Can Virtual Health Trigger a More Equitable Medicaid Climate? | Deloitte US has been saved
By David Betts, principal, Public Health Transformation, Deloitte Consulting LLP
Over the holidays, I took part in the experience of a lifetime…a National Geographic expedition cruise to Antarctica! We didn’t encounter many people, but we did see lots and lots of penguins. I learned there are seven species native to Antarctica. These flightless birds exist in the harshest environment on the planet. In the water, they are hunted by killer whales and leopard seals.1 On land, they face ever-changing living conditions, an uncertain food supply, and a shifting landscape that appears impossible to navigate.
I was recently describing the trip to my colleague (and penguin enthusiast) Alison Muckle Egizi, health policy research lead at the Deloitte Center for Government Insights. We started to see some strong parallels between what I experienced in Antarctica and the harsh conditions and stress that many people in the US endure every day. Financial insecurity, unstable housing conditions, exposure to violence, polluted air and water, unpredictable access to healthy food, and other drivers of health can be detrimental to both physical and mental health (see Addressing the drivers of health). And when health needs arise, Medicaid enrollees sometimes must traverse a health care landscape that can seem impossible to navigate. Our latest research explores how virtual health within a value-based care (VBC) framework could help make high-quality care more accessible and equitable for all Medicaid enrollees (see Leveraging virtual health within a VBC framework).
About 83.9 million people across the United States are covered by Medicaid—roughly 25% of the population.2 States and Medicaid managed care plans are well positioned to help enrollees navigate the health care system and use technology and alternative sites of care to improve access (see Advancing health through alternative sites of care). VBC models are becoming more common among commercial health plans and large, self-insured employers. (see Aligning on value-based care). In addition, several states have adopted VBC models for their Medicaid programs.
Four barriers that can contribute to health inequities
Uncertain and limited access to resources, combined with impaired decision-making, can lead to poor health outcomes—for both penguins and people. Here is a look at some of the barriers that can contribute to health inequities among Medicaid enrollees and how virtual health and a VBC model could address some of those challenges:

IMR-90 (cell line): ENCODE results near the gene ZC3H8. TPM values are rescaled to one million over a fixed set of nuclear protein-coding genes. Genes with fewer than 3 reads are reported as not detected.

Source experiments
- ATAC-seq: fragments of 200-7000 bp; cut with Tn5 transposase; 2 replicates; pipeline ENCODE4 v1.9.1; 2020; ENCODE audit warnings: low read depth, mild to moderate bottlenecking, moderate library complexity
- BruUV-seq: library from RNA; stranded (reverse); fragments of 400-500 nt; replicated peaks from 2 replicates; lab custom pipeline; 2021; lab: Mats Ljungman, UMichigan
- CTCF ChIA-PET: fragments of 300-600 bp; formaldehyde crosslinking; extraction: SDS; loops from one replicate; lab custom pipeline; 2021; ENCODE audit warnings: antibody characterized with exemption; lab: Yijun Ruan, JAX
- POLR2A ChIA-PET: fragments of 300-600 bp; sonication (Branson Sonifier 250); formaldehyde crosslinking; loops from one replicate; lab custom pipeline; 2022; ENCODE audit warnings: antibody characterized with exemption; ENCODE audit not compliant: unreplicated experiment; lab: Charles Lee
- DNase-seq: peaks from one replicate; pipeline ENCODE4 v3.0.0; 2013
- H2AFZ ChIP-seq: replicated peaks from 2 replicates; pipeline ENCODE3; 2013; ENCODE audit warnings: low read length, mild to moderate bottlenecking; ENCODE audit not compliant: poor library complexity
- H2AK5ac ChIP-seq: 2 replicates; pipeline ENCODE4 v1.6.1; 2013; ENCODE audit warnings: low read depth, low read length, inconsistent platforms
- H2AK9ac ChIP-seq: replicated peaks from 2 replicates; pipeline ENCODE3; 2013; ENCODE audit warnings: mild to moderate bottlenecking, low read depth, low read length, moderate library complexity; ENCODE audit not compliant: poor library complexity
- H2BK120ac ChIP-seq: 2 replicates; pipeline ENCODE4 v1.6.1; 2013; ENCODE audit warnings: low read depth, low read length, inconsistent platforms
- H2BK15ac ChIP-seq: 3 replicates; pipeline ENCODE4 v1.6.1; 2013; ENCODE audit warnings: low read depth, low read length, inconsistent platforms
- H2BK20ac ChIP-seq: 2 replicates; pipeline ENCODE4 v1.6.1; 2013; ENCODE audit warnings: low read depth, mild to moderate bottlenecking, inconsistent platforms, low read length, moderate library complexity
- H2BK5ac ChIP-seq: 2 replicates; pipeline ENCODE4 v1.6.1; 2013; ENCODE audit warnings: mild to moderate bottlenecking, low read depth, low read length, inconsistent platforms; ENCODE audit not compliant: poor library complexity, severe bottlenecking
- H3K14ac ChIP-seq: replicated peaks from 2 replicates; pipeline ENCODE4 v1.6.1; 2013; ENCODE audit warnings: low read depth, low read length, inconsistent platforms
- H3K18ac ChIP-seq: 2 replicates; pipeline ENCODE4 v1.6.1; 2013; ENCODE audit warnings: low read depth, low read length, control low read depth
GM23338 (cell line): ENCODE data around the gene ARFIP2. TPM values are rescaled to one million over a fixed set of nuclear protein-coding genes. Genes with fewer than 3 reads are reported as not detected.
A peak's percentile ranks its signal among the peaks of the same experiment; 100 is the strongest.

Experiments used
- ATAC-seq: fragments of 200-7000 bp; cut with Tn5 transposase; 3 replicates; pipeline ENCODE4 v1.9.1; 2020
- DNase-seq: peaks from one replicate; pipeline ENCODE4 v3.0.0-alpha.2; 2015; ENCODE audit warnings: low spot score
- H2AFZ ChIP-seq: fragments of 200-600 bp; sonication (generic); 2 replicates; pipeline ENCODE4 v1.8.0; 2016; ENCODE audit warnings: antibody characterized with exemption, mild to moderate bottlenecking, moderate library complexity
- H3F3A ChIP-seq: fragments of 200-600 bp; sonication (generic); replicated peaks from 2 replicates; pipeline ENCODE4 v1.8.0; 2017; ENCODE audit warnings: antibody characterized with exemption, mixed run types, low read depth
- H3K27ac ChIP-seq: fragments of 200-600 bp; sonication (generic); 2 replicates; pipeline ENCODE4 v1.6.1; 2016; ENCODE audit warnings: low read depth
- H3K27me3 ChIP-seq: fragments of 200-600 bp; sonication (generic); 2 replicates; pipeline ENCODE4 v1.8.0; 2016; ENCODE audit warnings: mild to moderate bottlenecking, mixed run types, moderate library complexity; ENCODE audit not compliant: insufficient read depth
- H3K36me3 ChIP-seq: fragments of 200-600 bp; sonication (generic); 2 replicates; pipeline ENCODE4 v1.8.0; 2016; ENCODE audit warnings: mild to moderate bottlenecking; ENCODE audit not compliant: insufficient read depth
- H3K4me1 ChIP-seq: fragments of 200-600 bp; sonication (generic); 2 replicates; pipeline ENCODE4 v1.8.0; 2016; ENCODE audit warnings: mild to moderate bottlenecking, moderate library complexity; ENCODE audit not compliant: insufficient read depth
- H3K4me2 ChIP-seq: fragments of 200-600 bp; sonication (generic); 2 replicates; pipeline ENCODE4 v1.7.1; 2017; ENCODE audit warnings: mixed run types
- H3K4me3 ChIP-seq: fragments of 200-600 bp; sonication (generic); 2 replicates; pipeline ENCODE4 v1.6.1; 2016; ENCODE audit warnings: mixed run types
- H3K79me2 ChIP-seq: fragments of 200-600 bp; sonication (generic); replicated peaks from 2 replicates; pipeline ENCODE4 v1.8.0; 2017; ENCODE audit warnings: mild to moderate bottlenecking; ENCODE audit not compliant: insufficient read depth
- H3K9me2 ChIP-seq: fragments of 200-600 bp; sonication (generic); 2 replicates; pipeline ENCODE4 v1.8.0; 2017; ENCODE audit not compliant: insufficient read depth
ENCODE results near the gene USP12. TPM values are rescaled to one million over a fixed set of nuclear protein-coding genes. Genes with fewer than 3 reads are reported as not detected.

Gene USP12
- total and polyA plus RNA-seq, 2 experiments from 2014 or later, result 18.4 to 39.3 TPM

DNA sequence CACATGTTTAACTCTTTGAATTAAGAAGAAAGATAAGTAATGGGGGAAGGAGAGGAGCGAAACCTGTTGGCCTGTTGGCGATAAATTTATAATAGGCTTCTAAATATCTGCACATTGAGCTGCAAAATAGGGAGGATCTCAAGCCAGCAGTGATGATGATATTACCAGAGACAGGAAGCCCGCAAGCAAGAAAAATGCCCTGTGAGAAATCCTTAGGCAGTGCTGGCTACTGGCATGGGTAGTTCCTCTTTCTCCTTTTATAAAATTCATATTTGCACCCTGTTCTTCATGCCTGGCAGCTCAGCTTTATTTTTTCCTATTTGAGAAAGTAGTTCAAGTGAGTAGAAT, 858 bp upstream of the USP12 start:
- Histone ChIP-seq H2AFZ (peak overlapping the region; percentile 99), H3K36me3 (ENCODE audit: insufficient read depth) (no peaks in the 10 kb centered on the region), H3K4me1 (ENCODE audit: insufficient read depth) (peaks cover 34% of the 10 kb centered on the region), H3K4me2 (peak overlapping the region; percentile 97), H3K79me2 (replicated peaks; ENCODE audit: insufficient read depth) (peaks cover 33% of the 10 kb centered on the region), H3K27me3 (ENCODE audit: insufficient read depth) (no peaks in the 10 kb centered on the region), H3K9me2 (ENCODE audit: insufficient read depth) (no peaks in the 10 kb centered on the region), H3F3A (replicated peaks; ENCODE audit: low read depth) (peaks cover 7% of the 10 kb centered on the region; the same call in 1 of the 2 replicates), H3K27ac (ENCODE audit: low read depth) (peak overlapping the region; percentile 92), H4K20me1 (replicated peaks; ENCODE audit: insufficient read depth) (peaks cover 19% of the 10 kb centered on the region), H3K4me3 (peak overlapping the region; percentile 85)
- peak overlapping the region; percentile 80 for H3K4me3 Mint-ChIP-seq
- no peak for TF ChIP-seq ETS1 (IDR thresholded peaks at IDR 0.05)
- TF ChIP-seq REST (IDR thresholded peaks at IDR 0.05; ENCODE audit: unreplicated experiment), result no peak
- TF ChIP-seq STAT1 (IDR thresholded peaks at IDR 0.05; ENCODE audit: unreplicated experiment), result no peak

A penguin’s health is closely tied to its environment just as the drivers of health influence the well-being of Medicaid enrollees. Penguins demonstrate that even in conditions of extreme unpredictability and scarcity, they can overcome seemingly insurmountable obstacles and survive…maybe even thrive. Virtual health within a VBC framework could help make high-quality health care more accessible and equitable for Medicaid enrollees. Providing enrollees with virtual tools that meet their needs—and helping them stay more connected to community-support networks—could help them to take a more active role in their health and stay connected to health care providers.
Acknowledgements: Alison Muckle Egizi, Leslie Korenda, James Howgate
1 Penguins – Australian Antarctic Program
2 September 2022 Medicaid enrollment data, Medicaid.gov, September 2022
3 Medicaid and Rural Health, The Medicaid and CHIP Payment and Access Commission (MACPAC), April 2021
4 About Rural Health, Centers for Disease Control and Prevention, August 2, 2017
5 Health in Rural America, National Institutes of Health, March 2022
6 Emperor Penguins in Antarctica, coolantarctica.com
7 An evaluation of telehealth use by Medicare beneficiaries, Institute for Healthcare Policy & Innovation, University of Michigan
8 Scientists Report a Dramatic Drop in the Extent of Antarctic Sea Ice, Inside Climate News, January 6, 2023
9 Emperor Penguin Gets Endangered Species Act Protections, US Fish & Wildlife Services, October 25, 2022
10 FACT SHEET: The Biden-Harris Administration Announces More Than $8 Billion in White House Conference on Hunger, Nutrition, and Health, September 28, 2022
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David Betts is the leader for Public Health Transformation for Deloitte Consulting. He focuses on assisting clients in the public health arena to create a more resilient public health infrastructure building on lessons learned in the pandemic. Betts brings more than 17 years’ experience working with clients in the private sector health care industry where he drove significant transformations focused on creating a more human-centric health care system. Betts holds a BA from the University of California, a master’s degree from The University of Texas at Austin, and an MBA from the Tepper School of Business at Carnegie Mellon University.